The New Hampshire Agricultural Experiment Station (NHAES) and the College of Life Sciences and Agriculture (COLSA) at the University of New Hampshire (UNH) recently received a $550,000 gift in support of a project to build a composting research facility at the Organic Dairy Research Farm that will work to produce high-level compost and heat capture, thereby reducing the use of fossil fuels on the farm.
Our generous donors, who own a sheep farm in New England and have a passion for what UNH is doing to improve sustainable methods of agriculture, made a gift that will have a direct impact on producers and other rural residents in the region. Their investment is a recognition of the University’s exceptional teaching, research, and outreach opportunities that, ultimately, improve people’s lives in practical and affordable ways while simultaneously restoring the health of the environment. “One of the important roles of the New Hampshire Agricultural Experiment Station (NHAES) is to take on the economic risks of developing and testing the technology so producers don’t have to,” says NHAES Director and Dean of COLSA, Jon Wraith. “As a result of research trials we will provide practical, proven management and technological approaches for scaled down, affordable versions of this system.”
Provost John Aber is equally enthusiastic about the facility in which scientists and students will test and develop a novel approach for reducing environmental impacts and energy costs while increasing the sustainability of moderate-sized dairies typical of northern New England. “A unique combination of significant philanthropic support, NHAES baseline facilities money, and long-term USDA funding through the Sustainable Agriculture Research and Education program (SARE) is what makes this project possible,” says Aber. “The facility will provide a rich research environment for both undergraduate and graduate student projects and a valuable demonstration site for farmers who may want to adopt this technique.”
Matt Smith '08, '12G is a Ph.D. student in the Natural Resources and Earth Systems Science program, working with the SARE and NHAES-funded facility. “This project originated out of the need for New England farmers to really diversify their products to stay alive and to better account for the whole agroecosystem – what’s coming on the farm and what’s leaving the farm,” says Smith. “Our true measure of success is whether we can develop a heat recovery compost system that not only maximizes heat output, but compost quality as well. Most importantly, the system has to have a short enough payback period that is economically realistic for small to mid-sized dairy farms throughout the region.”
Right now at the Organic Dairy, there is a half-acre bare patch signifying the groundbreaking stage for a 96’ X 50’ pole barn structure with a concrete floor embedded with PVC pipe aeration channels. The barn will be divided into four bays, each of which will have four aeration channels. Every bay will further be split in half to accommodate two compost treatment areas. Fans at the ends of the PVC pipes will draw air down through the compost piles into the aeration floor and over to a proprietary system from Acrolab called Isobar. This network of thermal conductors, to be located in a mechanical room that spans the entire length of the rear of the building, will store the heat produced by the vibrant microbial activity in optimal compost. The stored heat will be used to heat water, which has much better thermal properties than air for heat storage and transfer.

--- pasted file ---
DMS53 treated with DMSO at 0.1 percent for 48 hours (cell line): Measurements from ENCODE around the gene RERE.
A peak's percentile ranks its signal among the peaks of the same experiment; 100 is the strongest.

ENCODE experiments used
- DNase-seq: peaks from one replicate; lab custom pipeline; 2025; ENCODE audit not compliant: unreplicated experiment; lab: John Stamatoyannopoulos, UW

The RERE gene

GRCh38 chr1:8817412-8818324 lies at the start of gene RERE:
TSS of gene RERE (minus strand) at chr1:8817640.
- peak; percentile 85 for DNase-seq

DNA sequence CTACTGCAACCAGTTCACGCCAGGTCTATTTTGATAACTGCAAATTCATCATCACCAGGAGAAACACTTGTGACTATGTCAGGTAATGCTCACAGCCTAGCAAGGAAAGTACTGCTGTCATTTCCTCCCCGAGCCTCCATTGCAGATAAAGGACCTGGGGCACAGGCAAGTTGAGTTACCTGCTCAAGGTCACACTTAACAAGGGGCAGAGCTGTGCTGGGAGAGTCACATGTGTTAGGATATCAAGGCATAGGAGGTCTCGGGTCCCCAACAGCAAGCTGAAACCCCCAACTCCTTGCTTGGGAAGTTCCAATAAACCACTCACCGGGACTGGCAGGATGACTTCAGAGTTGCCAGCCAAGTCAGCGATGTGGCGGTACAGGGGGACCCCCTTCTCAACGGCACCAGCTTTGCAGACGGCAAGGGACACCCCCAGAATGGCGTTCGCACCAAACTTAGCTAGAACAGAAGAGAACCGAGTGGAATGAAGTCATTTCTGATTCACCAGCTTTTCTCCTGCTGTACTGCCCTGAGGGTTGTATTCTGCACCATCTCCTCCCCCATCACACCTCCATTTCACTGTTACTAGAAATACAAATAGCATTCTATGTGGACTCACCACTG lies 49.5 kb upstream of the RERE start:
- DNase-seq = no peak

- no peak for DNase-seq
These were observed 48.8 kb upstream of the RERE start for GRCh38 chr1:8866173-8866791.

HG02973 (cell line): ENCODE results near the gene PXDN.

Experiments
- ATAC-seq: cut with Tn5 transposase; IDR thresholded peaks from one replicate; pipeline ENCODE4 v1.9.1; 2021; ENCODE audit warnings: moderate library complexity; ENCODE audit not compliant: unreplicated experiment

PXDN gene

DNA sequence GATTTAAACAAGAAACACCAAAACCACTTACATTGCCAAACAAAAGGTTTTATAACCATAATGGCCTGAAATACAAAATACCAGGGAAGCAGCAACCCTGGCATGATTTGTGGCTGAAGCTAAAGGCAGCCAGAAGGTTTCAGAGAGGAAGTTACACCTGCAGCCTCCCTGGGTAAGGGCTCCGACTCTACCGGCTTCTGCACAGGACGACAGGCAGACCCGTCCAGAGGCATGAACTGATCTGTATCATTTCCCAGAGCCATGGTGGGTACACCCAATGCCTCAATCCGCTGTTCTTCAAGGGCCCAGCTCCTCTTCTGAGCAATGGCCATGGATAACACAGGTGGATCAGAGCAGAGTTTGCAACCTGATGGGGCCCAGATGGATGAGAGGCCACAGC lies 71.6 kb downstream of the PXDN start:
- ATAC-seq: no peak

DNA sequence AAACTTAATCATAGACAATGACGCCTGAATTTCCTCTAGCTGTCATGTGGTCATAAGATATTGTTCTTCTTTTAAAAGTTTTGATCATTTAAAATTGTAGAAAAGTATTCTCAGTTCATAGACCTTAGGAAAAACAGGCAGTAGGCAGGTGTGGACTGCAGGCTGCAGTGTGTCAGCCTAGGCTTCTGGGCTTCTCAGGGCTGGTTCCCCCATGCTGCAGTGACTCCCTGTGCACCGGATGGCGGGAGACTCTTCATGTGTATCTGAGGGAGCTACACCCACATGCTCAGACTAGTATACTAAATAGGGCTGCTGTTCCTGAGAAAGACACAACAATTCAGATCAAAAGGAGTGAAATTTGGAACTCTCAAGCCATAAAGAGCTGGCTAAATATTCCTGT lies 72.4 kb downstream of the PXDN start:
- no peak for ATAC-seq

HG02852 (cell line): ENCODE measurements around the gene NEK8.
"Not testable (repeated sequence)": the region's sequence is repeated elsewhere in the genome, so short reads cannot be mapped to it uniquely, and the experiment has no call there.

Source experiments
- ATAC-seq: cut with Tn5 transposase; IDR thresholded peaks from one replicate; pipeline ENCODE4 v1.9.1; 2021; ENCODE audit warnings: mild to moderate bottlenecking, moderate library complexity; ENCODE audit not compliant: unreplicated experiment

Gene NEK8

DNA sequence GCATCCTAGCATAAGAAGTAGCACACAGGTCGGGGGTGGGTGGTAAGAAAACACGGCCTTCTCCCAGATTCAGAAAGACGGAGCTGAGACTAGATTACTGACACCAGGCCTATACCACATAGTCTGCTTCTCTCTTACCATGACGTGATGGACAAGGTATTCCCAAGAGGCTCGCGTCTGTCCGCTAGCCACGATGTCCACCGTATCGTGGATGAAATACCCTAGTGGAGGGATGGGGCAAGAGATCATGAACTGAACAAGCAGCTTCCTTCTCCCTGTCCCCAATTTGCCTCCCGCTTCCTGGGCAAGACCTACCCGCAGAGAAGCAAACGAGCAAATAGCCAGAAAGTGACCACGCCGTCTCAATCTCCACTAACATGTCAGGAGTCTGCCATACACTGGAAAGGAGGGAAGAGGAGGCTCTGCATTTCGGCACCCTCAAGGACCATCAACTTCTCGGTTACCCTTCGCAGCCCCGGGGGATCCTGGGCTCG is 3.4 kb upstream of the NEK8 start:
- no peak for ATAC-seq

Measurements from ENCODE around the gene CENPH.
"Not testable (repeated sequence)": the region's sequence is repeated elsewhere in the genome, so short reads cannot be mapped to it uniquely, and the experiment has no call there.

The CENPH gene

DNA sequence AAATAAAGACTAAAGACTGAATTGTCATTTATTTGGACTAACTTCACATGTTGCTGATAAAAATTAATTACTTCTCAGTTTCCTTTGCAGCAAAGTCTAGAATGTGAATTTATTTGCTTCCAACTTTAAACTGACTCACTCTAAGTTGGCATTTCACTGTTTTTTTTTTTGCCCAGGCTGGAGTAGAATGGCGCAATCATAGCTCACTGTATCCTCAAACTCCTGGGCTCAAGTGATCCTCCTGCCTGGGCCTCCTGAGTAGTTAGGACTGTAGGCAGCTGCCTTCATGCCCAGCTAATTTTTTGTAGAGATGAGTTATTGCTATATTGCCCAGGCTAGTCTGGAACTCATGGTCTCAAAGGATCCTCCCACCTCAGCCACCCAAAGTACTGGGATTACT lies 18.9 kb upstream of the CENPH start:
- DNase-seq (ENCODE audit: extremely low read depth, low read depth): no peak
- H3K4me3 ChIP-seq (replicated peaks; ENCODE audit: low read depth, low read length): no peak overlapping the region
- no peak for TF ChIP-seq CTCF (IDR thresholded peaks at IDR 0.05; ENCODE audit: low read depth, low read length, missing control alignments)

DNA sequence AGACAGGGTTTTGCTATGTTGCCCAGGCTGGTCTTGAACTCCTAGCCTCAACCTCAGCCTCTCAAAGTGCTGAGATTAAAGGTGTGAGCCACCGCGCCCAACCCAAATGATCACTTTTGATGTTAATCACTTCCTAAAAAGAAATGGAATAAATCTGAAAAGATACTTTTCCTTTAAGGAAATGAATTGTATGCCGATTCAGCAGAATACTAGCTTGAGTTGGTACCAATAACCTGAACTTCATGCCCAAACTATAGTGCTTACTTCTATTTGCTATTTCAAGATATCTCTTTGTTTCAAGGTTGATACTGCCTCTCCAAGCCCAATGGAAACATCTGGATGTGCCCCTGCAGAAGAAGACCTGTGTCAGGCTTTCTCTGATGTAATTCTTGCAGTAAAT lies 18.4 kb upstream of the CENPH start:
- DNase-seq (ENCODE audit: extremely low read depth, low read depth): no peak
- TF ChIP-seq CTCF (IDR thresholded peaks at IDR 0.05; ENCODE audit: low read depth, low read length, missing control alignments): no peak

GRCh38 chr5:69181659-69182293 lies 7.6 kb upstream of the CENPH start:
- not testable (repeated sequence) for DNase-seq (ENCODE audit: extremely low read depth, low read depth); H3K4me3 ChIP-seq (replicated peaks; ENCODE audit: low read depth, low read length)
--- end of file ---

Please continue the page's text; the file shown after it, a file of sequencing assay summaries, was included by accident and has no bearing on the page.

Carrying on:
“We’ll be composting aerobically to capture the metabolic heat from the microbes,” says Smith. We’ll aim to keep the temperatures at the 140°F to 150°F level through proper moisture control and aeration.” In addition to researching treatments that make optimal environments for microbial activity, Smith and other project participants will be examining the best recipes for initial feedstock, reflecting a carbon to nitrogen ratio of approximately 30:1, which will help to produce maximum heat recovery and compost quality. In order to assure a positive outcome, the need to supplement with waste hay and wood chips to create the proper porosity for air flow within the mix will be another focus of study.
A related project in closing the nutrient cycle and reducing energy outputs is that of producing bedding on property. NHAES will acquire a wood shaving machine, which transforms logs into a fine, fluffy bedding suitable for both cows and horses. Approximately 60 cords of white pine sustainably harvested from the Burley-Demeritt and Bartlett-Dudley woodlots, and other UNH Woodland locations, will provide a year’s supply of animal bedding for the Organic Dairy Research Farm. The bedding will also be used at the college’s Equine Center and the Fairchild Dairy. Not only is this a significant net savings for the college, it is a viable way to manage the woodlots and make way for the new growth of more valuable saw logs in the future. Bedding from the shaver will be stored far enough away from the composting facility to discourage microbial growth in the shavings; however, heat energy produced from the compost is planned for use in the drying process for bedding.
Thanks to this gift from our generous donors, the new aerobic composting research facility will provide many opportunities for collaborative, multi-disciplinary projects long into the future. There are many ways to support the college's varied teaching, research, and outreach efforts and have a profound impact on our students, faculty, and the community-at-large. If you'd like to learn more about how you can contribute to our success, contact COLSA's Director of Development, Stephanie Gillen, at email@example.com or 603-862-2089.